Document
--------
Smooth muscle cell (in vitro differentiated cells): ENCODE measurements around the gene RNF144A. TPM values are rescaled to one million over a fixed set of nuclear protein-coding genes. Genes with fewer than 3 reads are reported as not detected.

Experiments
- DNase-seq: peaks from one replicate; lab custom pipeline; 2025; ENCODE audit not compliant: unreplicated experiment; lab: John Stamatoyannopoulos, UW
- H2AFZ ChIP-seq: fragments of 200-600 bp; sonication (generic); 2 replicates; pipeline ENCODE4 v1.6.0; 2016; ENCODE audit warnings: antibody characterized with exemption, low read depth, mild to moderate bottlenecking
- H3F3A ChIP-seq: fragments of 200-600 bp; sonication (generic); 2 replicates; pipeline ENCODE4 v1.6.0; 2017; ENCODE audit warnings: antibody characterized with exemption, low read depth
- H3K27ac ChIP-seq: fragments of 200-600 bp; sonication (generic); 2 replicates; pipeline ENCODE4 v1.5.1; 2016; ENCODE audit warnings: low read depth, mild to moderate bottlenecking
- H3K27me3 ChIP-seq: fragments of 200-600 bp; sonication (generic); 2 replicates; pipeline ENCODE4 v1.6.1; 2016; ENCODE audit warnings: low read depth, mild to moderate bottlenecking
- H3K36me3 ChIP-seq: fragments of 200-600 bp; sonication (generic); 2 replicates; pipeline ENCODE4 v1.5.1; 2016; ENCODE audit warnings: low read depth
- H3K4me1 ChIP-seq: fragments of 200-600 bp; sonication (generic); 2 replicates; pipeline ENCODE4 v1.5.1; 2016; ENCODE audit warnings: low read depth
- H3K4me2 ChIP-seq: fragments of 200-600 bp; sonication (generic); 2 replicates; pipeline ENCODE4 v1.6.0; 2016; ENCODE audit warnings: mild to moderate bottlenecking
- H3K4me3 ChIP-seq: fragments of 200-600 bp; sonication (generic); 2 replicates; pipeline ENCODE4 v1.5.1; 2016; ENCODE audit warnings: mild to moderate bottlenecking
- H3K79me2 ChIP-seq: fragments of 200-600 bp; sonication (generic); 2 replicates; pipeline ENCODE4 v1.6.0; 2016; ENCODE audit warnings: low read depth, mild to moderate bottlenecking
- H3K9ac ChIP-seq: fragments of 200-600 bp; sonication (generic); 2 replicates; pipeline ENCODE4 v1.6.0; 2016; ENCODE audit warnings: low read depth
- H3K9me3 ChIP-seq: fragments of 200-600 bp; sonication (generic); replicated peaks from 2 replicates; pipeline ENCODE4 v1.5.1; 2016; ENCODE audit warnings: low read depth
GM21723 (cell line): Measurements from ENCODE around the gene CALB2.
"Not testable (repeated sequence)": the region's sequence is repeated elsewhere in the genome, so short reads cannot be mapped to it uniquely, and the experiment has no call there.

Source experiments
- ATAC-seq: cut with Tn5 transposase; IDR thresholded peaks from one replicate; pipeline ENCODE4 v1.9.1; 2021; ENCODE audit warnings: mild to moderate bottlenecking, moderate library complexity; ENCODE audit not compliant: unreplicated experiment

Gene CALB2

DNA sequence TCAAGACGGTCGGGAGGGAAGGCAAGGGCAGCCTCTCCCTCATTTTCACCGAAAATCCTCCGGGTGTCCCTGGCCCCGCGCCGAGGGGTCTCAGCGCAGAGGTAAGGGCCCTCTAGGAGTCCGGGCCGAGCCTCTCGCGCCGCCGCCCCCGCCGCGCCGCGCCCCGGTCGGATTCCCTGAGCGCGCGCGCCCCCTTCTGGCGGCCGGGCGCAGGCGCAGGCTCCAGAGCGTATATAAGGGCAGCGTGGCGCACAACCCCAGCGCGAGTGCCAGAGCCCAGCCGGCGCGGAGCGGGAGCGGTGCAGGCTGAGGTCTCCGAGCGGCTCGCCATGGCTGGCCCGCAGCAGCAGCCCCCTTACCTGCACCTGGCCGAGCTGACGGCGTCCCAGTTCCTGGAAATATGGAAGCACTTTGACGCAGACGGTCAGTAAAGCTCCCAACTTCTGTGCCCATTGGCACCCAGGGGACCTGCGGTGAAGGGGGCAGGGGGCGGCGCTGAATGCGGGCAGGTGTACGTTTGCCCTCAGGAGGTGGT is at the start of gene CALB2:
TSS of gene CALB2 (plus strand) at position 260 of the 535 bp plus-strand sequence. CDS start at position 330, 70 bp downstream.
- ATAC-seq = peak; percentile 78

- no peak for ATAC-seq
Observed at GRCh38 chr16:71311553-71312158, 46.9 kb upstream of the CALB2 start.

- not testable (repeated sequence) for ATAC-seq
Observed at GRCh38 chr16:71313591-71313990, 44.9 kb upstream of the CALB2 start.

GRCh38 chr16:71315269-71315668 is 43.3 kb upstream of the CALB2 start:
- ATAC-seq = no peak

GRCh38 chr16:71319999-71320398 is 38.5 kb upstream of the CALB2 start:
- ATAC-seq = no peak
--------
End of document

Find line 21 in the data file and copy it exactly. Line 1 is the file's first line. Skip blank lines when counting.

TSS of gene CALB2 (plus strand) at position 260 of the 535 bp plus-strand sequence. CDS start at position 330, 70 bp downstream.